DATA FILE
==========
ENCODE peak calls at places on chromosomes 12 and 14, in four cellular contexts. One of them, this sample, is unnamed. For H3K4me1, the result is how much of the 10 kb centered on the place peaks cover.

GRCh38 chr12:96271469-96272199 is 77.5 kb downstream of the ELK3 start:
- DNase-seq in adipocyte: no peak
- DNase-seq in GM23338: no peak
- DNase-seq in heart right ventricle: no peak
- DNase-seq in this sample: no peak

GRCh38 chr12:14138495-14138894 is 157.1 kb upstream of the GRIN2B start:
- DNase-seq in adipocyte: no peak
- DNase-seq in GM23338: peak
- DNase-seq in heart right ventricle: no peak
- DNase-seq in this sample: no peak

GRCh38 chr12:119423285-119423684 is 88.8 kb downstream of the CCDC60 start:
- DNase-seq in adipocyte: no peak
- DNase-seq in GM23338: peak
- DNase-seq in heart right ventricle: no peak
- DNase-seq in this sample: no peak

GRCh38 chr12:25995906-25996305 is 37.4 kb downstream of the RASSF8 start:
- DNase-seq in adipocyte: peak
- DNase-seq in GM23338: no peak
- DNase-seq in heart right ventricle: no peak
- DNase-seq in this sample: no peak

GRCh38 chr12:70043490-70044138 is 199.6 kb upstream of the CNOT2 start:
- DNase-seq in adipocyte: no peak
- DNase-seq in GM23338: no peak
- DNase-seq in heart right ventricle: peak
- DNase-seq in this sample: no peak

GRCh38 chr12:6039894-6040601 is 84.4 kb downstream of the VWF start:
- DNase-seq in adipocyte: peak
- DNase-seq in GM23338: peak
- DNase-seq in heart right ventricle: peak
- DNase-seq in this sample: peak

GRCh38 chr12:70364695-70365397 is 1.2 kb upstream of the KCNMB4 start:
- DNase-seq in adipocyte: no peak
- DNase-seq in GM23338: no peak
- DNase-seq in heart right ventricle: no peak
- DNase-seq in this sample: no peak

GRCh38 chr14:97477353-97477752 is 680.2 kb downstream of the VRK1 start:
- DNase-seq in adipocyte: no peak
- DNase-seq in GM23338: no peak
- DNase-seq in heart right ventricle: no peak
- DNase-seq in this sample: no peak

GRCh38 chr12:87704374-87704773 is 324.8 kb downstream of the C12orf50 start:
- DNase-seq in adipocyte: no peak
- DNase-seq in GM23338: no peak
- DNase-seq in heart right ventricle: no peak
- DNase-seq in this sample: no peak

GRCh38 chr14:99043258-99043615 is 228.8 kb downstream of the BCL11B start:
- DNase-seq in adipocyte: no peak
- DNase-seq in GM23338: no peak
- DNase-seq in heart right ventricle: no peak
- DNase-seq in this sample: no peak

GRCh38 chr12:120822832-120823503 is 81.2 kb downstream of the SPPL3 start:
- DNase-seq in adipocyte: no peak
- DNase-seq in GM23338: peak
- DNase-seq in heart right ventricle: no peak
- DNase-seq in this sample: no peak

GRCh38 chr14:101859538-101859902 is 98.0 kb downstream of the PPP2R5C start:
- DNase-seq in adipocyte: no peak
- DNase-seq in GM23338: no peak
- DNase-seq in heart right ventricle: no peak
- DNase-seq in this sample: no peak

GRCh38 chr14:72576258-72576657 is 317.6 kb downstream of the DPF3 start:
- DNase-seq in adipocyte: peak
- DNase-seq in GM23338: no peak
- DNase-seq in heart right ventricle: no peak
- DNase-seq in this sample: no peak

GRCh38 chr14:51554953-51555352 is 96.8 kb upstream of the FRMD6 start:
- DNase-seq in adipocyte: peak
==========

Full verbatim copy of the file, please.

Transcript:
ENCODE peak calls at places on chromosomes 12 and 14, in four cellular contexts. One of them, this sample, is unnamed. For H3K4me1, the result is how much of the 10 kb centered on the place peaks cover.

GRCh38 chr12:96271469-96272199 is 77.5 kb downstream of the ELK3 start:
- DNase-seq in adipocyte: no peak
- DNase-seq in GM23338: no peak
- DNase-seq in heart right ventricle: no peak
- DNase-seq in this sample: no peak

GRCh38 chr12:14138495-14138894 is 157.1 kb upstream of the GRIN2B start:
- DNase-seq in adipocyte: no peak
- DNase-seq in GM23338: peak
- DNase-seq in heart right ventricle: no peak
- DNase-seq in this sample: no peak

GRCh38 chr12:119423285-119423684 is 88.8 kb downstream of the CCDC60 start:
- DNase-seq in adipocyte: no peak
- DNase-seq in GM23338: peak
- DNase-seq in heart right ventricle: no peak
- DNase-seq in this sample: no peak

GRCh38 chr12:25995906-25996305 is 37.4 kb downstream of the RASSF8 start:
- DNase-seq in adipocyte: peak
- DNase-seq in GM23338: no peak
- DNase-seq in heart right ventricle: no peak
- DNase-seq in this sample: no peak

GRCh38 chr12:70043490-70044138 is 199.6 kb upstream of the CNOT2 start:
- DNase-seq in adipocyte: no peak
- DNase-seq in GM23338: no peak
- DNase-seq in heart right ventricle: peak
- DNase-seq in this sample: no peak

GRCh38 chr12:6039894-6040601 is 84.4 kb downstream of the VWF start:
- DNase-seq in adipocyte: peak
- DNase-seq in GM23338: peak
- DNase-seq in heart right ventricle: peak
- DNase-seq in this sample: peak

GRCh38 chr12:70364695-70365397 is 1.2 kb upstream of the KCNMB4 start:
- DNase-seq in adipocyte: no peak
- DNase-seq in GM23338: no peak
- DNase-seq in heart right ventricle: no peak
- DNase-seq in this sample: no peak

GRCh38 chr14:97477353-97477752 is 680.2 kb downstream of the VRK1 start:
- DNase-seq in adipocyte: no peak
- DNase-seq in GM23338: no peak
- DNase-seq in heart right ventricle: no peak
- DNase-seq in this sample: no peak

GRCh38 chr12:87704374-87704773 is 324.8 kb downstream of the C12orf50 start:
- DNase-seq in adipocyte: no peak
- DNase-seq in GM23338: no peak
- DNase-seq in heart right ventricle: no peak
- DNase-seq in this sample: no peak

GRCh38 chr14:99043258-99043615 is 228.8 kb downstream of the BCL11B start:
- DNase-seq in adipocyte: no peak
- DNase-seq in GM23338: no peak
- DNase-seq in heart right ventricle: no peak
- DNase-seq in this sample: no peak

GRCh38 chr12:120822832-120823503 is 81.2 kb downstream of the SPPL3 start:
- DNase-seq in adipocyte: no peak
- DNase-seq in GM23338: peak
- DNase-seq in heart right ventricle: no peak
- DNase-seq in this sample: no peak

GRCh38 chr14:101859538-101859902 is 98.0 kb downstream of the PPP2R5C start:
- DNase-seq in adipocyte: no peak
- DNase-seq in GM23338: no peak
- DNase-seq in heart right ventricle: no peak
- DNase-seq in this sample: no peak

GRCh38 chr14:72576258-72576657 is 317.6 kb downstream of the DPF3 start:
- DNase-seq in adipocyte: peak
- DNase-seq in GM23338: no peak
- DNase-seq in heart right ventricle: no peak
- DNase-seq in this sample: no peak

GRCh38 chr14:51554953-51555352 is 96.8 kb upstream of the FRMD6 start:
- DNase-seq in adipocyte: peak